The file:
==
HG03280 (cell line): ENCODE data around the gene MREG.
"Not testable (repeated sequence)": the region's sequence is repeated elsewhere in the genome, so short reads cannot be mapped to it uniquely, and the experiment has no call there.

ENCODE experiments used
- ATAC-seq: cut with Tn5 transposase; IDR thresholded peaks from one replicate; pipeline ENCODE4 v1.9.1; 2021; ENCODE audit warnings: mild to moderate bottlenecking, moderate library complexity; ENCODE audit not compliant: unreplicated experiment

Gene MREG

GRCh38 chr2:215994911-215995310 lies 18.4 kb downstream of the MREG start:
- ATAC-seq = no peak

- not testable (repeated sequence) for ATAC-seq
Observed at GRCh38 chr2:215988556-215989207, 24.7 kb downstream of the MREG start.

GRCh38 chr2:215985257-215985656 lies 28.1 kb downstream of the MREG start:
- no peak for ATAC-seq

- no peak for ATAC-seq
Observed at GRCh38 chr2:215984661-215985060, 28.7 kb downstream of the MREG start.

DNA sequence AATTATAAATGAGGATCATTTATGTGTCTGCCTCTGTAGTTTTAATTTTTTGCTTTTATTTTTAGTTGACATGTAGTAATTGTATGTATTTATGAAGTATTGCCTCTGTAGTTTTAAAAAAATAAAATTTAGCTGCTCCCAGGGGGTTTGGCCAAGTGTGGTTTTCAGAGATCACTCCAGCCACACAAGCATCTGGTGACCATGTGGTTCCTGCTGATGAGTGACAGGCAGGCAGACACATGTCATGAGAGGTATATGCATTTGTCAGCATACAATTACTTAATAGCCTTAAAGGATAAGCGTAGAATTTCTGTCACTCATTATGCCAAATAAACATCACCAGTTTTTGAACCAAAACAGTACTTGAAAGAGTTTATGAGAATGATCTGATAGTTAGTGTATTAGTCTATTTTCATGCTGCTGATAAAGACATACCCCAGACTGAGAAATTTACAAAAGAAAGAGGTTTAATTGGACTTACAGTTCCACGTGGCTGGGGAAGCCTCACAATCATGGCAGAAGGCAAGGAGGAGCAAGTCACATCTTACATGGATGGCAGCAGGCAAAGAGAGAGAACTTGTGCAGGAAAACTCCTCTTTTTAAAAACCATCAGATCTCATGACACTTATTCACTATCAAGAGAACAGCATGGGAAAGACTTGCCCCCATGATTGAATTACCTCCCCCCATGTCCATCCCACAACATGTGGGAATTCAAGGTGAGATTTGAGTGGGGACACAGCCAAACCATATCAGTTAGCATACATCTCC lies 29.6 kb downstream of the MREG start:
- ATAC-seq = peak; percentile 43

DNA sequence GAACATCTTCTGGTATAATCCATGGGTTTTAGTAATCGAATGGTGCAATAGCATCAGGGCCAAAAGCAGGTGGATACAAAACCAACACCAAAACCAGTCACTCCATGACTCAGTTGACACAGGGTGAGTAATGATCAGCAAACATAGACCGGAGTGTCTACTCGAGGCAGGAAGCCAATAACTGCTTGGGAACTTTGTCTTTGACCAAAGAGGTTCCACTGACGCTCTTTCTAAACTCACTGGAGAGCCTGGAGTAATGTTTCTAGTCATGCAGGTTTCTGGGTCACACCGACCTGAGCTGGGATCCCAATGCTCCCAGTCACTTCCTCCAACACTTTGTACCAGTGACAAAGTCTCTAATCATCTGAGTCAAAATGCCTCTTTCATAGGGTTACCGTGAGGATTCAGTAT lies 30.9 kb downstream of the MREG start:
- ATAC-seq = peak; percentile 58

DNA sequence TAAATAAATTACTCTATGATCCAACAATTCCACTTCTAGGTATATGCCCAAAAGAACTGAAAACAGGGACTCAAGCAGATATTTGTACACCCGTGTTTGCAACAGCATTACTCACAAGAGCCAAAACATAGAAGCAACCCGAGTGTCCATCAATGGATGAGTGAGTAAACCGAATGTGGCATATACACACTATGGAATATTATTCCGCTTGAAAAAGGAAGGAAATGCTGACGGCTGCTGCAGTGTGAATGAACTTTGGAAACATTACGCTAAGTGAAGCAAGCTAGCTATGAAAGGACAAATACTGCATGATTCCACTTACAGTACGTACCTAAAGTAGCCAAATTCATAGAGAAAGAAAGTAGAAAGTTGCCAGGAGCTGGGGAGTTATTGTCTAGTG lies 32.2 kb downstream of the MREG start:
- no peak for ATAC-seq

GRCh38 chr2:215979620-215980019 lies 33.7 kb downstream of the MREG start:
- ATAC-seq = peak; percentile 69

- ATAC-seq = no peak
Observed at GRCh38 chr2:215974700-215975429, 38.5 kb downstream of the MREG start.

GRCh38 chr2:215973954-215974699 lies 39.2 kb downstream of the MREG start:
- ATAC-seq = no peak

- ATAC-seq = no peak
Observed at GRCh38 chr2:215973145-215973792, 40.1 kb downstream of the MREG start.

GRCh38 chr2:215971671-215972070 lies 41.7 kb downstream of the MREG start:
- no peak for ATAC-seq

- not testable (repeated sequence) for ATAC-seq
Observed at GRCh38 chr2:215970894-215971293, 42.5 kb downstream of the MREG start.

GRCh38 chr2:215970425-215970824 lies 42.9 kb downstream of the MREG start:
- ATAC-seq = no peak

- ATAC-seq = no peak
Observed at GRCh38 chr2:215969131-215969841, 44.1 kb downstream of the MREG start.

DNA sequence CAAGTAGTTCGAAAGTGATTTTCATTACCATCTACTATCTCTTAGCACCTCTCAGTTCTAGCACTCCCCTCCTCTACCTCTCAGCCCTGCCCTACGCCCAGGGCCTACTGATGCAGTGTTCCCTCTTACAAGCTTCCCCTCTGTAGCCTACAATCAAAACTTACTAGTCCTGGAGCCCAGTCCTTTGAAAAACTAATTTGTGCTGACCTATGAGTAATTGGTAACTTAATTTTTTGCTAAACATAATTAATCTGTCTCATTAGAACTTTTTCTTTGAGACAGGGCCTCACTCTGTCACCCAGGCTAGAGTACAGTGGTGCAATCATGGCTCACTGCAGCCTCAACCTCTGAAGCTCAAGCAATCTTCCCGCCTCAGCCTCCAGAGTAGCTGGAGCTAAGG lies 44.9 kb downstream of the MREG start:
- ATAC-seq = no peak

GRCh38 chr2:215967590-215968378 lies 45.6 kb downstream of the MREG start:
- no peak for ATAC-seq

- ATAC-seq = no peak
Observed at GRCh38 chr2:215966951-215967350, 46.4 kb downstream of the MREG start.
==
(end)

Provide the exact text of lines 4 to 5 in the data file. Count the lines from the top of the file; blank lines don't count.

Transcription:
- ATAC-seq: cut with Tn5 transposase; IDR thresholded peaks from one replicate; pipeline ENCODE4 v1.9.1; 2021; ENCODE audit warnings: mild to moderate bottlenecking, moderate library complexity; ENCODE audit not compliant: unreplicated experiment

Gene MREG